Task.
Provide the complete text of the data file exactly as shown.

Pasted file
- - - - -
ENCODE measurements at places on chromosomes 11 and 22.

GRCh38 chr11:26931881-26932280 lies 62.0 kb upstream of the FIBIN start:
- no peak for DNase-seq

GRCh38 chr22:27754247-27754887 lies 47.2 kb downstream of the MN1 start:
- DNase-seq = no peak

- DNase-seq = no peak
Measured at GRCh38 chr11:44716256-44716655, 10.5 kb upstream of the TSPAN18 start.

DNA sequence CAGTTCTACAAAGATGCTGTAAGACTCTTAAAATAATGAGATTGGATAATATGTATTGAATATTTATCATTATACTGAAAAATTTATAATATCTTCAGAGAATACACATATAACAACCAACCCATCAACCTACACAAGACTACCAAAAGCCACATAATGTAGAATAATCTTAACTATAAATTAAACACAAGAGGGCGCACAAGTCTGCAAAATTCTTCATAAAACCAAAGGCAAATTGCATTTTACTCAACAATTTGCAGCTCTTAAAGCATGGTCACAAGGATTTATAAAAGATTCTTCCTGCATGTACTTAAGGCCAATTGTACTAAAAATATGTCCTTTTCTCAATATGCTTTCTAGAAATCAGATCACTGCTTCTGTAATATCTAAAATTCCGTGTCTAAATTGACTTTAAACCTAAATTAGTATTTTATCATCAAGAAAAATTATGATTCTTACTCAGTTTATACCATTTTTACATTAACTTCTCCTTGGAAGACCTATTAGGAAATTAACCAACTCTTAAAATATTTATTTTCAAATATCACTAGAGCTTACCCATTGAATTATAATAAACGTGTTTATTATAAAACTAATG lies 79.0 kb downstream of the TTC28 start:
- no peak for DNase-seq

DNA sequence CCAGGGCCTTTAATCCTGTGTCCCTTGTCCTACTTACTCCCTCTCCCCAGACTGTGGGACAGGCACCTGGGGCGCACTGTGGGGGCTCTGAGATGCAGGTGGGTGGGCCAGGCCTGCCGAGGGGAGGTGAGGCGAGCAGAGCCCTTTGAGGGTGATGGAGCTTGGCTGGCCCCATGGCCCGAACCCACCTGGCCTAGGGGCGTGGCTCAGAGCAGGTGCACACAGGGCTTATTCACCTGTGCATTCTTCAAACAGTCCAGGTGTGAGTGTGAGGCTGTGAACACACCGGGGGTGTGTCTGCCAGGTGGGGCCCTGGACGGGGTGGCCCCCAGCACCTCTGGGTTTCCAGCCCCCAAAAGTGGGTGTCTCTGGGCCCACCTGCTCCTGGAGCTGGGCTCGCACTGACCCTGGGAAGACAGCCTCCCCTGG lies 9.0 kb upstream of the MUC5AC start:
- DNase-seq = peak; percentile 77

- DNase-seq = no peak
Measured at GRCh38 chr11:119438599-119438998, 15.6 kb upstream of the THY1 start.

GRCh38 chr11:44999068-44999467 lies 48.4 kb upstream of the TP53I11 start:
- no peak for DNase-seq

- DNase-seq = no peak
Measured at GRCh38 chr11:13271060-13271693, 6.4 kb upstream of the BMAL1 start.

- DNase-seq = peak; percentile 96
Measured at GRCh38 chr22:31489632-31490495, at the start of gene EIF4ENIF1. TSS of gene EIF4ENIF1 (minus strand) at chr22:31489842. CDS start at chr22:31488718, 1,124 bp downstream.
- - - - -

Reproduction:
ENCODE measurements at places on chromosomes 11 and 22.

GRCh38 chr11:26931881-26932280 lies 62.0 kb upstream of the FIBIN start:
- no peak for DNase-seq

GRCh38 chr22:27754247-27754887 lies 47.2 kb downstream of the MN1 start:
- DNase-seq = no peak

- DNase-seq = no peak
Measured at GRCh38 chr11:44716256-44716655, 10.5 kb upstream of the TSPAN18 start.

DNA sequence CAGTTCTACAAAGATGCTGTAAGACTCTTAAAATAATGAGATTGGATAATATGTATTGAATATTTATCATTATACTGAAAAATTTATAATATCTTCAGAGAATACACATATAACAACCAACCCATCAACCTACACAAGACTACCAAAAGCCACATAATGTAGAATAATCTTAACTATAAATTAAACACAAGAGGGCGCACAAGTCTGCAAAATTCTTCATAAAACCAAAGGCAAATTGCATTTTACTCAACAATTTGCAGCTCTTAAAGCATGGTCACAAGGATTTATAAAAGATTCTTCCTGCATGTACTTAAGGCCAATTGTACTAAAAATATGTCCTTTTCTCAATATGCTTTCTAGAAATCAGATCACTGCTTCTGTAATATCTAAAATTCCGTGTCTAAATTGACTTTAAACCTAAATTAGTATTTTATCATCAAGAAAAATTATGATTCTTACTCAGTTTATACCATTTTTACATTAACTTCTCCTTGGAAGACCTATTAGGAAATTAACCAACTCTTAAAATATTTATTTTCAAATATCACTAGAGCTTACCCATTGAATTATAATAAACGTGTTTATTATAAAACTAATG lies 79.0 kb downstream of the TTC28 start:
- no peak for DNase-seq

DNA sequence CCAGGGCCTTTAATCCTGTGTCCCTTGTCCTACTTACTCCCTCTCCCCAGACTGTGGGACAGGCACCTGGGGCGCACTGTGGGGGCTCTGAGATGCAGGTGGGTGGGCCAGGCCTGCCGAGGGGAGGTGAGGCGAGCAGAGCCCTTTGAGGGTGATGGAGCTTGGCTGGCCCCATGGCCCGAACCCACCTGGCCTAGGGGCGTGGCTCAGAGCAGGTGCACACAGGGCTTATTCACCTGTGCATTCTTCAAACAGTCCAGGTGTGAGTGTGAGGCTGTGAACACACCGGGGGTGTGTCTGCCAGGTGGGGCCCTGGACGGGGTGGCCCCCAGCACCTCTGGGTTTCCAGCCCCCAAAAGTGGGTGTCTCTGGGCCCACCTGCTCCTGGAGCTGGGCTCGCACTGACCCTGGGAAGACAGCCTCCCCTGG lies 9.0 kb upstream of the MUC5AC start:
- DNase-seq = peak; percentile 77

- DNase-seq = no peak
Measured at GRCh38 chr11:119438599-119438998, 15.6 kb upstream of the THY1 start.

GRCh38 chr11:44999068-44999467 lies 48.4 kb upstream of the TP53I11 start:
- no peak for DNase-seq

- DNase-seq = no peak
Measured at GRCh38 chr11:13271060-13271693, 6.4 kb upstream of the BMAL1 start.

- DNase-seq = peak; percentile 96
Measured at GRCh38 chr22:31489632-31490495, at the start of gene EIF4ENIF1. TSS of gene EIF4ENIF1 (minus strand) at chr22:31489842. CDS start at chr22:31488718, 1,124 bp downstream.